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LETTER TO THE EDITOR
Year : 2016  |  Volume : 12  |  Issue : 1  |  Page : 428-430

Sister Mary Joseph's nodule: Unusual case


Department of Oncology and Radiotherapy, University Hospital Center Ibn Rochd, Casablanca, Morocco

Date of Web Publication13-Apr-2016

Correspondence Address:
Fatima Safini
Radiotherapy Oncology Service, Hospital Ibn Rochd, Casablanca 1 District Hospitals, 20360, Casablanca
Morocco
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Source of Support: None, Conflict of Interest: None


DOI: 10.4103/0973-1482.172712

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How to cite this article:
Safini F, Naqos N, Sahraoui S, Benider A. Sister Mary Joseph's nodule: Unusual case. J Can Res Ther 2016;12:428-30

How to cite this URL:
Safini F, Naqos N, Sahraoui S, Benider A. Sister Mary Joseph's nodule: Unusual case. J Can Res Ther [serial online] 2016 [cited 2019 Nov 13];12:428-30. Available from: http://www.cancerjournal.net/text.asp?2016/12/1/428/172712



Sir,

Sister Mary Joseph's nodule (SMJN) is a rare umbilical cutaneous metastasis of abdominopelvic visceral malignancies. The frequency of abdominopelvic cancers with umbilical metastasis is estimated between 1% and 3%.[1],[2],[3] Here, we report an umbilical metastasis of an advanced ovarian carcinoma with an excellent evolution after chemotherapy.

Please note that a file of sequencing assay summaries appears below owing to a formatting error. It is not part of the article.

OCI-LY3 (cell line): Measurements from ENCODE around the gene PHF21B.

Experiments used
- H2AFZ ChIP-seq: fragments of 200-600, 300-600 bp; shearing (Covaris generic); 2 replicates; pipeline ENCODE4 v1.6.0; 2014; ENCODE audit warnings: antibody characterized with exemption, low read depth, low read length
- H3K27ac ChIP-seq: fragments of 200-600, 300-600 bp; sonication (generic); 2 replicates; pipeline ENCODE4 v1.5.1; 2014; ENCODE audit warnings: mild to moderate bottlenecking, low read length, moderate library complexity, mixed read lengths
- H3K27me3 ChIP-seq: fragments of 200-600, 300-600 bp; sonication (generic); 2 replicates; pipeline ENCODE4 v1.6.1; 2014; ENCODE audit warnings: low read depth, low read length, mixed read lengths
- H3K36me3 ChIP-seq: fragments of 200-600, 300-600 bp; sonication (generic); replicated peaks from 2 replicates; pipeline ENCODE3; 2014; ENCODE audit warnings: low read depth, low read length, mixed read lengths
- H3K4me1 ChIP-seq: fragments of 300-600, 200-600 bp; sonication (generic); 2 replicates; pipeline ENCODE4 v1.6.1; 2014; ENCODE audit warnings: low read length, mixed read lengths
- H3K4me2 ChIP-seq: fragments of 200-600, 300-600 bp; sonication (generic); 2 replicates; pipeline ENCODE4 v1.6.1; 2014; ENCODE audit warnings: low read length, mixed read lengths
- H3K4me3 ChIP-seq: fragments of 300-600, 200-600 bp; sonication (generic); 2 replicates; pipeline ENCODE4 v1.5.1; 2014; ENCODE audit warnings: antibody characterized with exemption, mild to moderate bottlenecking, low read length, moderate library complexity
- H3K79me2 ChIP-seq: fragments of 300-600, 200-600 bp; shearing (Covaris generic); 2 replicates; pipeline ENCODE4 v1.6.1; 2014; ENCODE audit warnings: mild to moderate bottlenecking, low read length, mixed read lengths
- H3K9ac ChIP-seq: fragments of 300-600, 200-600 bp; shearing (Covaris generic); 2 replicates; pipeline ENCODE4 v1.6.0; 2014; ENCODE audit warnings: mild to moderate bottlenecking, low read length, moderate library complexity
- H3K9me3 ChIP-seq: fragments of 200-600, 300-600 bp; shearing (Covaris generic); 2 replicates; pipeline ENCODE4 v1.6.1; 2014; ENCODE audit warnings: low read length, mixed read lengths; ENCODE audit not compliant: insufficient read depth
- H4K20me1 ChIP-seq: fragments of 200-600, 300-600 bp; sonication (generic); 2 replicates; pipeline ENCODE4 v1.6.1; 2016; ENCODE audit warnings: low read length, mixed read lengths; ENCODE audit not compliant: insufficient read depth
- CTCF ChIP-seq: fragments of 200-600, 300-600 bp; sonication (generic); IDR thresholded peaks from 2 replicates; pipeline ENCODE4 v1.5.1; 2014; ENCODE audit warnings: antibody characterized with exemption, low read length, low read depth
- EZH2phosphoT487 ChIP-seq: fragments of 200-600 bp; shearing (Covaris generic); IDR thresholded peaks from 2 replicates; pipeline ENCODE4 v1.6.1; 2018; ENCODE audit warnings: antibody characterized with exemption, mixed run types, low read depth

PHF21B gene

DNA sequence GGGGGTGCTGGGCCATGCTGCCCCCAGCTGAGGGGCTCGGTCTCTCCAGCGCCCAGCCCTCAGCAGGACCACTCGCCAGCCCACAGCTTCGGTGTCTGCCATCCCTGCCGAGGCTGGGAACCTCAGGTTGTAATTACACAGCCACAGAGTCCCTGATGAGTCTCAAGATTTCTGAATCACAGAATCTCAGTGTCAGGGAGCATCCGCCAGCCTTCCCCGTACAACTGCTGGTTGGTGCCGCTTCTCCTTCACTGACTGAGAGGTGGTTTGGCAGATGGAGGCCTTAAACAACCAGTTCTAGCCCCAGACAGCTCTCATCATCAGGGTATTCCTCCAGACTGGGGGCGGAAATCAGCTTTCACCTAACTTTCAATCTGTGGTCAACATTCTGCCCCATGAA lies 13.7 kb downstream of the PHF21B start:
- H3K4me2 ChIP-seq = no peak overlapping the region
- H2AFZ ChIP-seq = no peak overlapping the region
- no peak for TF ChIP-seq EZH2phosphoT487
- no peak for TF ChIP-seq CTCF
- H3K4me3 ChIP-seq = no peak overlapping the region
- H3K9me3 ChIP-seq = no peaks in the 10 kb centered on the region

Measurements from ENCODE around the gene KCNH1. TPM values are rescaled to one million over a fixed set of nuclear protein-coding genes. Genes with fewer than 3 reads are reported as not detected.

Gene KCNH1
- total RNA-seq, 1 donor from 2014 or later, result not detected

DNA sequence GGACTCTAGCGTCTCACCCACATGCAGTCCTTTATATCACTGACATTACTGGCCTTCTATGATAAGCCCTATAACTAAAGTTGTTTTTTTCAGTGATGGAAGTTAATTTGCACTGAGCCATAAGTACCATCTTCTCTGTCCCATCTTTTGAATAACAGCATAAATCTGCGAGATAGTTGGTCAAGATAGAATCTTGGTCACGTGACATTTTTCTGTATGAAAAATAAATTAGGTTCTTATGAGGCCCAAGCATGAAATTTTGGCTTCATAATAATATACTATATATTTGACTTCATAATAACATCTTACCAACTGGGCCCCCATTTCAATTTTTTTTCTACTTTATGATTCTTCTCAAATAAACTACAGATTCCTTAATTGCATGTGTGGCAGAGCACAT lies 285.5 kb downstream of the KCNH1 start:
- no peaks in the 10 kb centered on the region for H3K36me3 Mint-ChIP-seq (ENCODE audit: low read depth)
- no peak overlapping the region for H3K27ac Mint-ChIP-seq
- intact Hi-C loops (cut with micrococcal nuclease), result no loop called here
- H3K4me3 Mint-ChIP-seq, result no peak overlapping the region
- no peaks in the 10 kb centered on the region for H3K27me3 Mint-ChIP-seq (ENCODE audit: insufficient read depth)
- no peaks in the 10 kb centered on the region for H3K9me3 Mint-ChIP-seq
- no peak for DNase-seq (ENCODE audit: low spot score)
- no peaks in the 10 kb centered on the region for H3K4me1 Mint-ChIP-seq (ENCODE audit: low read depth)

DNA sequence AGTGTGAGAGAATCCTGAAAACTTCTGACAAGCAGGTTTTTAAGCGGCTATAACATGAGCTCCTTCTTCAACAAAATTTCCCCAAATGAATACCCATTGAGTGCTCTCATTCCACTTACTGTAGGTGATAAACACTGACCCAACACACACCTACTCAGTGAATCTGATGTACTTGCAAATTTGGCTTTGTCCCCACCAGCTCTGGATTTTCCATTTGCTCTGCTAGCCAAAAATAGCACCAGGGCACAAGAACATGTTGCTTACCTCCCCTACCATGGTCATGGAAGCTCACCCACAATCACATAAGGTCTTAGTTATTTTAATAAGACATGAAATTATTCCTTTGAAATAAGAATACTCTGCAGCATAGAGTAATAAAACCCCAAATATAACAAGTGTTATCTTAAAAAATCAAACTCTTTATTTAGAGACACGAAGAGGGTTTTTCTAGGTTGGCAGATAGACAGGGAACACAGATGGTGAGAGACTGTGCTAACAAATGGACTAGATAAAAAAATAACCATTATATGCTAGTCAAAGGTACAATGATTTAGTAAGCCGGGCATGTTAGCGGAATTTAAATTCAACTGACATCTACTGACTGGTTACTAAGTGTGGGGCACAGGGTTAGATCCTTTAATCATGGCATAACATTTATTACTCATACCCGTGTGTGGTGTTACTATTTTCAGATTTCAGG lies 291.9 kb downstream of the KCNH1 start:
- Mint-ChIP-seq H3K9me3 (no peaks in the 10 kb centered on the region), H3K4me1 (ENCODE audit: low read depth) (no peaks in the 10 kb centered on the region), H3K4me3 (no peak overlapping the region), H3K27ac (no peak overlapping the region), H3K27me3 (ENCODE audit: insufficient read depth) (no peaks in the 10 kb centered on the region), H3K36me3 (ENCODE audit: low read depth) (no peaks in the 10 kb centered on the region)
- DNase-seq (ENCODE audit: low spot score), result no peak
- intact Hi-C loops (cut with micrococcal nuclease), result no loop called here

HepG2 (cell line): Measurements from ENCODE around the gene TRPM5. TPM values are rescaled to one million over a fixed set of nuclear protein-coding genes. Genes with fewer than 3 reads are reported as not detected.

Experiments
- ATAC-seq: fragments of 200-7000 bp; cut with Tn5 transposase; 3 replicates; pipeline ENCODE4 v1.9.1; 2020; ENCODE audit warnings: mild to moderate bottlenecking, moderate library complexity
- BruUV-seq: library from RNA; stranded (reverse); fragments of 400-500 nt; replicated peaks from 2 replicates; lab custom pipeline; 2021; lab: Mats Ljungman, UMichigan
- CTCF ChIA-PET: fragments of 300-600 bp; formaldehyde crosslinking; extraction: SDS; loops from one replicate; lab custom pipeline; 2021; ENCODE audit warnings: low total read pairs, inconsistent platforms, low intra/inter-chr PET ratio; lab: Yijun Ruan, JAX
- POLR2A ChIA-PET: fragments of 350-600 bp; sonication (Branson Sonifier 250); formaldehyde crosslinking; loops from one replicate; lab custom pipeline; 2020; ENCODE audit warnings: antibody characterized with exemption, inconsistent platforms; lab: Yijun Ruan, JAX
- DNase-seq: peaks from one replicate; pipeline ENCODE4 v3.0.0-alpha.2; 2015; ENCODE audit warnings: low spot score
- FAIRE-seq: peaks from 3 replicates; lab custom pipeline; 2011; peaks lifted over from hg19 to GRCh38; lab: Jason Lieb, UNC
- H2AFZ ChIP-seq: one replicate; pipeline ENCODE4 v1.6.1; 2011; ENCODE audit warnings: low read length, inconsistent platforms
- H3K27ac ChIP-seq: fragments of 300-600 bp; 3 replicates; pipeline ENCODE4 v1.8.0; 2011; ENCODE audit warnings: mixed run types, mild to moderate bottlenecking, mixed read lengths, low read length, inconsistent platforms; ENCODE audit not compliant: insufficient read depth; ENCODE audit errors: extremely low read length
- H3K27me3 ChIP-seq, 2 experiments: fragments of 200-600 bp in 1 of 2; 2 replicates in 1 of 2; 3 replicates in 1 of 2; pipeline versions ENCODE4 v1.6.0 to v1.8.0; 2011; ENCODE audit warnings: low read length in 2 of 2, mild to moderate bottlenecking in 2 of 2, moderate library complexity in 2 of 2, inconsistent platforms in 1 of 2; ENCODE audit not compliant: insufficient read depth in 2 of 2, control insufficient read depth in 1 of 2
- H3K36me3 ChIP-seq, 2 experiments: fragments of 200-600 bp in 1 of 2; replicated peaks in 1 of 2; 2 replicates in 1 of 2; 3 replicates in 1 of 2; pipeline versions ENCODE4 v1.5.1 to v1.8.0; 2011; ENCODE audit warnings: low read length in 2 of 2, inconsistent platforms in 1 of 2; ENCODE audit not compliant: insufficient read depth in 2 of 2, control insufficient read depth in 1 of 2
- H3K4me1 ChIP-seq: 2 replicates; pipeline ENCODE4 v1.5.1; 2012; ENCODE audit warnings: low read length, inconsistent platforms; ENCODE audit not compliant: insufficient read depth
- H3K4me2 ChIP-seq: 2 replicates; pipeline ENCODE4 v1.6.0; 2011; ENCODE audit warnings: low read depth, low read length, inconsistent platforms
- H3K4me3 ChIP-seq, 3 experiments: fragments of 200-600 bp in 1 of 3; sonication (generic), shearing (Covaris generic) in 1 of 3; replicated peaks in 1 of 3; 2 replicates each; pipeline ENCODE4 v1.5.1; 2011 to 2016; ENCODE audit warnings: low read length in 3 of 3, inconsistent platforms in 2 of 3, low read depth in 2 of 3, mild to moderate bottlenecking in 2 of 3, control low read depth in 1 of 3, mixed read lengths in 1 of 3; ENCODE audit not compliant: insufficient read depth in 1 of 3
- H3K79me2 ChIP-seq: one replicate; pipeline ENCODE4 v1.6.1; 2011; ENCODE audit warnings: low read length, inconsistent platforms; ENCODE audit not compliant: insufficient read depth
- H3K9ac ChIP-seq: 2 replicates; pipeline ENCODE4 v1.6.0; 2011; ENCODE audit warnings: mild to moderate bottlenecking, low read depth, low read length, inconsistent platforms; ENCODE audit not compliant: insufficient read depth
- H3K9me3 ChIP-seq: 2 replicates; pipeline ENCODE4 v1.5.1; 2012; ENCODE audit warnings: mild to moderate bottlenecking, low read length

A 53-year-old woman, nulligeste, reported to us with a family background of cancer. Her case manifested in pelvic pain, average bleeding per vagina, and urinary disorders. On physical examination, a cutaneous nodule was noted on the umbilical region. It was purplish, firm consistency, and measuring 3 cm [Figure 1]. Computed tomography (CT) scan showed two multilobular mass within the pelvis; the first mass was on the left ovary measuring 7 cm and the second was on the right ovary measuring 6 cm, associated with ascites [Figure 2]. Abdominal CT scan showed an umbilical nodule measuring 3 cm [Figure 3]. Laboratory investigation showed increased serum CA125 levels of 385 UI/l. Exploratory laparotomy objectified a left ovarian tumor with peritoneal carcinomatosis and pelvic shielding. Lumpectomy and biopsy of the omentum and ascites fluid sampling were completed. Histological study found an invasive ovarian carcinoma undifferentiated with epiploic location. The immunocytochemical profile demonstrated marker positivity for cytokeratin 7 (100%) and CA125 (60%). The diagnosis confirmed was a primitive ovarian carcinoma. Neoadjuvant chemotherapy was initiated using carboplatin AUC5 every 21 days and weekly paclitaxel 80 mg/m 2 was given. Evolution has been marked by a regression of the umbilical nodule's size more than 50% after 6 cycles of chemotherapy [Figure 4] and a radiological response of ovarian tumor up to 70%. The patient was addressed to the surgery department, but she refused any treatment and had been lost to follow-up. We received the patient after 1 year and an a half. The clinical examination brought into view that there was an increase in the umbilical nodule's size, fistulized on the skin [Figure 5]. She underwent chemotherapy with platamine. She is still in good performance status with excellent response, but she still refuses surgery.